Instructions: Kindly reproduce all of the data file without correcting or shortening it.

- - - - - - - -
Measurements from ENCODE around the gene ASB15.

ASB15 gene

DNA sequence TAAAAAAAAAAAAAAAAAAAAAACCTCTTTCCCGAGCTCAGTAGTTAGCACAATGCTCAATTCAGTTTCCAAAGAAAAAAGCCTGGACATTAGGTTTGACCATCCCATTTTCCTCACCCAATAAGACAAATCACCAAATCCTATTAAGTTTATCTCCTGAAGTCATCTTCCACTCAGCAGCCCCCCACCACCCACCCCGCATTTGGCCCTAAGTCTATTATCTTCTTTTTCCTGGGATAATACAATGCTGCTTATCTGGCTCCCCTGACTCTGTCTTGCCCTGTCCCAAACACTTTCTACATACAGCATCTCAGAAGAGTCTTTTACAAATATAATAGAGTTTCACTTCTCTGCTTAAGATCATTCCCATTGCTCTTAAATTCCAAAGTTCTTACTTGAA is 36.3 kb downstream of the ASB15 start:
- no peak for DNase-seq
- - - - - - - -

Measurements from ENCODE around the gene ASB15.

ASB15 gene

DNA sequence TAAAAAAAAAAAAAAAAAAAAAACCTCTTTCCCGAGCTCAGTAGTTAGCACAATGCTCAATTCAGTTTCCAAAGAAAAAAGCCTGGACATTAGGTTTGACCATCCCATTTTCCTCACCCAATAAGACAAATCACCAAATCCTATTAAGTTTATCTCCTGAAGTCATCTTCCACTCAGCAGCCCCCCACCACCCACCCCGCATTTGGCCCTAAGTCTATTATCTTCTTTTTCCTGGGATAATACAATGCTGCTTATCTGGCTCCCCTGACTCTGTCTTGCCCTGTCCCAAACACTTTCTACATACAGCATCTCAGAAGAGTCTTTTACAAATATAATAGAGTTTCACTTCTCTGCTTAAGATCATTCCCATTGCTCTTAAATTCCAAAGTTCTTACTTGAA is 36.3 kb downstream of the ASB15 start:
- no peak for DNase-seq